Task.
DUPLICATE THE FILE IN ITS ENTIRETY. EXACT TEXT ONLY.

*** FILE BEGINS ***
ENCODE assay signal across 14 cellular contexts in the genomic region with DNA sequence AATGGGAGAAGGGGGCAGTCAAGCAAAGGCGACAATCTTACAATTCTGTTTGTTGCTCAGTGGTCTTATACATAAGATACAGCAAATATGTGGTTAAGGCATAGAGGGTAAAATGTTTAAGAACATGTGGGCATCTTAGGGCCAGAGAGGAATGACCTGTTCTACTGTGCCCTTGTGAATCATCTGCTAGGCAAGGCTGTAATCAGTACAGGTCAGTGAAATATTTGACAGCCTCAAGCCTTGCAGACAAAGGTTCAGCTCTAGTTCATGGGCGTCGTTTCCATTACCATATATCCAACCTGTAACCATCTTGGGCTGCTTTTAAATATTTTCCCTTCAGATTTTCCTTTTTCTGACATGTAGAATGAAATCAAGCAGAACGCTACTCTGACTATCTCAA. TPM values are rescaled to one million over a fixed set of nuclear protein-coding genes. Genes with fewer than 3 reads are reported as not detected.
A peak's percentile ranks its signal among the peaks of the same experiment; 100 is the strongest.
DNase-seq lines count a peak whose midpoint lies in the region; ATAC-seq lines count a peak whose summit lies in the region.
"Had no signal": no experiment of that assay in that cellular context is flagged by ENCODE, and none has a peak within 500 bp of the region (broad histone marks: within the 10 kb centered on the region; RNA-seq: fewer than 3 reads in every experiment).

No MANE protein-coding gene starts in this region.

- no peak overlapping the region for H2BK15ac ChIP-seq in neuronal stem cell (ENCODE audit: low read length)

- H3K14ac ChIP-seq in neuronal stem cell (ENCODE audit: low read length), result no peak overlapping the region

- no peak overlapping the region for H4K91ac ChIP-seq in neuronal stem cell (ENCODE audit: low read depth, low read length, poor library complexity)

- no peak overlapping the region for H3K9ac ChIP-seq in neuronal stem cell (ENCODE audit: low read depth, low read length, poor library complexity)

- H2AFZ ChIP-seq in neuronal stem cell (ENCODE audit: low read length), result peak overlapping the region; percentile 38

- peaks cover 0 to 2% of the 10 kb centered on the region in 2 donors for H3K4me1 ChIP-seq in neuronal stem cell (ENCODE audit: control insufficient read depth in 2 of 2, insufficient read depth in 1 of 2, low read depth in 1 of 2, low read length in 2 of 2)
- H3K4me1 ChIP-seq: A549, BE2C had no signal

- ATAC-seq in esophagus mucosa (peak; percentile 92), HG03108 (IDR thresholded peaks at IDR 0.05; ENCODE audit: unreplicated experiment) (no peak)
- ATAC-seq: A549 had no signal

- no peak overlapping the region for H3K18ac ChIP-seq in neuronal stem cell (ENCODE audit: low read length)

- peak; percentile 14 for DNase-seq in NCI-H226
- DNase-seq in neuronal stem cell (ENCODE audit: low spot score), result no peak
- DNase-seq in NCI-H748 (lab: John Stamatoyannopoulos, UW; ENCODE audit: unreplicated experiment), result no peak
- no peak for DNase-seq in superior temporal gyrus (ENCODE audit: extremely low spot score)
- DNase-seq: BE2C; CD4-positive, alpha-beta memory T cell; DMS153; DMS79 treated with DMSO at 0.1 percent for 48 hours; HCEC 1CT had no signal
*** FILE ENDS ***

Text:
ENCODE assay signal across 14 cellular contexts in the genomic region with DNA sequence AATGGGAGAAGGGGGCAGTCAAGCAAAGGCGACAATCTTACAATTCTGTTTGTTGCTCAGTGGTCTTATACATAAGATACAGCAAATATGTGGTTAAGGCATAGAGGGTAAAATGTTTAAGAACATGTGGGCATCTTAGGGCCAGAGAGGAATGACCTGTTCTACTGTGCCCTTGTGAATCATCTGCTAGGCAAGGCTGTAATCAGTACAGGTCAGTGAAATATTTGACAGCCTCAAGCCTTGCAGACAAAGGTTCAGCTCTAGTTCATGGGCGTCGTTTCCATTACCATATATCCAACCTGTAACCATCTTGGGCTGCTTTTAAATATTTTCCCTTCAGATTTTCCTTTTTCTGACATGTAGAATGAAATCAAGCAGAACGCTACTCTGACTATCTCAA. TPM values are rescaled to one million over a fixed set of nuclear protein-coding genes. Genes with fewer than 3 reads are reported as not detected.
A peak's percentile ranks its signal among the peaks of the same experiment; 100 is the strongest.
DNase-seq lines count a peak whose midpoint lies in the region; ATAC-seq lines count a peak whose summit lies in the region.
"Had no signal": no experiment of that assay in that cellular context is flagged by ENCODE, and none has a peak within 500 bp of the region (broad histone marks: within the 10 kb centered on the region; RNA-seq: fewer than 3 reads in every experiment).

No MANE protein-coding gene starts in this region.

- no peak overlapping the region for H2BK15ac ChIP-seq in neuronal stem cell (ENCODE audit: low read length)

- H3K14ac ChIP-seq in neuronal stem cell (ENCODE audit: low read length), result no peak overlapping the region

- no peak overlapping the region for H4K91ac ChIP-seq in neuronal stem cell (ENCODE audit: low read depth, low read length, poor library complexity)

- no peak overlapping the region for H3K9ac ChIP-seq in neuronal stem cell (ENCODE audit: low read depth, low read length, poor library complexity)

- H2AFZ ChIP-seq in neuronal stem cell (ENCODE audit: low read length), result peak overlapping the region; percentile 38

- peaks cover 0 to 2% of the 10 kb centered on the region in 2 donors for H3K4me1 ChIP-seq in neuronal stem cell (ENCODE audit: control insufficient read depth in 2 of 2, insufficient read depth in 1 of 2, low read depth in 1 of 2, low read length in 2 of 2)
- H3K4me1 ChIP-seq: A549, BE2C had no signal

- ATAC-seq in esophagus mucosa (peak; percentile 92), HG03108 (IDR thresholded peaks at IDR 0.05; ENCODE audit: unreplicated experiment) (no peak)
- ATAC-seq: A549 had no signal

- no peak overlapping the region for H3K18ac ChIP-seq in neuronal stem cell (ENCODE audit: low read length)

- peak; percentile 14 for DNase-seq in NCI-H226
- DNase-seq in neuronal stem cell (ENCODE audit: low spot score), result no peak
- DNase-seq in NCI-H748 (lab: John Stamatoyannopoulos, UW; ENCODE audit: unreplicated experiment), result no peak
- no peak for DNase-seq in superior temporal gyrus (ENCODE audit: extremely low spot score)
- DNase-seq: BE2C; CD4-positive, alpha-beta memory T cell; DMS153; DMS79 treated with DMSO at 0.1 percent for 48 hours; HCEC 1CT had no signal